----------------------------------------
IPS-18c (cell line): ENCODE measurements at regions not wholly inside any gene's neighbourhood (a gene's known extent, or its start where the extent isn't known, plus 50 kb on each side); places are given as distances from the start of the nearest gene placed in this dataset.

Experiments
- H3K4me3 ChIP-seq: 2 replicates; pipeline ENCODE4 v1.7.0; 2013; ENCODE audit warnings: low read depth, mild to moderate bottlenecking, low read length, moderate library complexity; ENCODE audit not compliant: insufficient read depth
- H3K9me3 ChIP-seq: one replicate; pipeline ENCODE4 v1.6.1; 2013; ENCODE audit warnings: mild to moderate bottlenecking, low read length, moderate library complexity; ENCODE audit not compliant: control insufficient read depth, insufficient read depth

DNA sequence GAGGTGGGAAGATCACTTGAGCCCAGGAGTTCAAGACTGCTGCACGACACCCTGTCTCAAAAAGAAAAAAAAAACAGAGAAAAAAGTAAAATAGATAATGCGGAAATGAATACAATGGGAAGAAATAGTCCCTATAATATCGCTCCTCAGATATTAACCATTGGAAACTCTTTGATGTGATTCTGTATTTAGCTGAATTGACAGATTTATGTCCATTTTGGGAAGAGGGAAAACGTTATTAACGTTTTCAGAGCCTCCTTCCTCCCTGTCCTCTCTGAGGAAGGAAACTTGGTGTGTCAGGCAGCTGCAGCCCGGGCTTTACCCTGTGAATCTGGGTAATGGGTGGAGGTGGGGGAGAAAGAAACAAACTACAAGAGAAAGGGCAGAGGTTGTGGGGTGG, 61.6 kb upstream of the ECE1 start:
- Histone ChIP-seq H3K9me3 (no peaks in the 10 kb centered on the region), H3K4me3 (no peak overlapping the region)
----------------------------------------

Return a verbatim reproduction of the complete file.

IPS-18c (cell line): ENCODE measurements at regions not wholly inside any gene's neighbourhood (a gene's known extent, or its start where the extent isn't known, plus 50 kb on each side); places are given as distances from the start of the nearest gene placed in this dataset.

Experiments
- H3K4me3 ChIP-seq: 2 replicates; pipeline ENCODE4 v1.7.0; 2013; ENCODE audit warnings: low read depth, mild to moderate bottlenecking, low read length, moderate library complexity; ENCODE audit not compliant: insufficient read depth
- H3K9me3 ChIP-seq: one replicate; pipeline ENCODE4 v1.6.1; 2013; ENCODE audit warnings: mild to moderate bottlenecking, low read length, moderate library complexity; ENCODE audit not compliant: control insufficient read depth, insufficient read depth

DNA sequence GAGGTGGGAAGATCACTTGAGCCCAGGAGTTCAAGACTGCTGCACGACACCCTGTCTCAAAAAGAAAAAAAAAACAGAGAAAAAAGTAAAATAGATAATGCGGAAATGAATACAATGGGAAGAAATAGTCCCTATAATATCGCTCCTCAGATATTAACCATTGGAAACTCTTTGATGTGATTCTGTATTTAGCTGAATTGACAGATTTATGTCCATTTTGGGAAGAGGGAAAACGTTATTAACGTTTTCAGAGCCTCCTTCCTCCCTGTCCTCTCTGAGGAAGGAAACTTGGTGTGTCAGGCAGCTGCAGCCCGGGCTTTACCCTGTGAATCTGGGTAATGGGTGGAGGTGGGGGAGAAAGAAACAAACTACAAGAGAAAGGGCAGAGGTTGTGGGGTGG, 61.6 kb upstream of the ECE1 start:
- Histone ChIP-seq H3K9me3 (no peaks in the 10 kb centered on the region), H3K4me3 (no peak overlapping the region)